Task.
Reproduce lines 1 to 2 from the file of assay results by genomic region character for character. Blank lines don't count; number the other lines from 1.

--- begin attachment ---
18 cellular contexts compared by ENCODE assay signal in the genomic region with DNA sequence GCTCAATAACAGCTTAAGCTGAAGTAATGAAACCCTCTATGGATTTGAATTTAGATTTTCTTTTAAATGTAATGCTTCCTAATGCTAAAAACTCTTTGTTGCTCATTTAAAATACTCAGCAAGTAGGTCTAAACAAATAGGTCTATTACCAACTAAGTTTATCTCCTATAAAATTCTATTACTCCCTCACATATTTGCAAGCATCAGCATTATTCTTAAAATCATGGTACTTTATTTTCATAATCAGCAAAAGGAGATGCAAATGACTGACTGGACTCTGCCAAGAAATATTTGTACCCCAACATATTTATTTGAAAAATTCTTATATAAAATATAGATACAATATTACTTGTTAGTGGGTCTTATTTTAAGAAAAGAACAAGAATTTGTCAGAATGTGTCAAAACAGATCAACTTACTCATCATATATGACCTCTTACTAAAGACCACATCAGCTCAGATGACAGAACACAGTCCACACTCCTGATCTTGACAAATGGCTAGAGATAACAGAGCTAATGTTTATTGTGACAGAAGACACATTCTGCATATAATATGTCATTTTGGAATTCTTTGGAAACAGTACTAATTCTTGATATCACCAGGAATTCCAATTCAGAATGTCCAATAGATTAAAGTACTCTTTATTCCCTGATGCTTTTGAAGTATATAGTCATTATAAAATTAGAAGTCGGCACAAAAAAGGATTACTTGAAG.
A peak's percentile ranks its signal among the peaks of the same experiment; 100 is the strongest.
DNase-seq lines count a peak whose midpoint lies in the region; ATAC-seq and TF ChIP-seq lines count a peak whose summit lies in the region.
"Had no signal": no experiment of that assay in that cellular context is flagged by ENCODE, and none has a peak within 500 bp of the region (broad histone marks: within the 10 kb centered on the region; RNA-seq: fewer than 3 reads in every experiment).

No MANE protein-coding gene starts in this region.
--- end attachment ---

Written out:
18 cellular contexts compared by ENCODE assay signal in the genomic region with DNA sequence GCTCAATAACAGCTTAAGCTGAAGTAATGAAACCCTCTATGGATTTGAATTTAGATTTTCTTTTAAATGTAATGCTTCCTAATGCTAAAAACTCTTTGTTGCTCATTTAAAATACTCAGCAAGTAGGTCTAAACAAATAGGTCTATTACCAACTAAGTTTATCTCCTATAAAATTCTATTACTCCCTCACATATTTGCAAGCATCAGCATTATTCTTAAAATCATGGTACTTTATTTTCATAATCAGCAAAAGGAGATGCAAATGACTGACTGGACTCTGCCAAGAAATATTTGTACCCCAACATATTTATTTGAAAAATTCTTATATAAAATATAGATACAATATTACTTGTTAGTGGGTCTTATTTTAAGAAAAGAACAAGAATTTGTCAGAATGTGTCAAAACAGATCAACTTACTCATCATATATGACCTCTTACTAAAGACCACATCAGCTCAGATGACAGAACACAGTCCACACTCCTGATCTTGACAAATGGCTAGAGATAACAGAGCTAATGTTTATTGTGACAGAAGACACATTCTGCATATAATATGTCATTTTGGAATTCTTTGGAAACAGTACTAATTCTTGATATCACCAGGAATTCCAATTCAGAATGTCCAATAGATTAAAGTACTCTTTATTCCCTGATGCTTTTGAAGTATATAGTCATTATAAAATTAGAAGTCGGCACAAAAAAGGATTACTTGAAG.
A peak's percentile ranks its signal among the peaks of the same experiment; 100 is the strongest.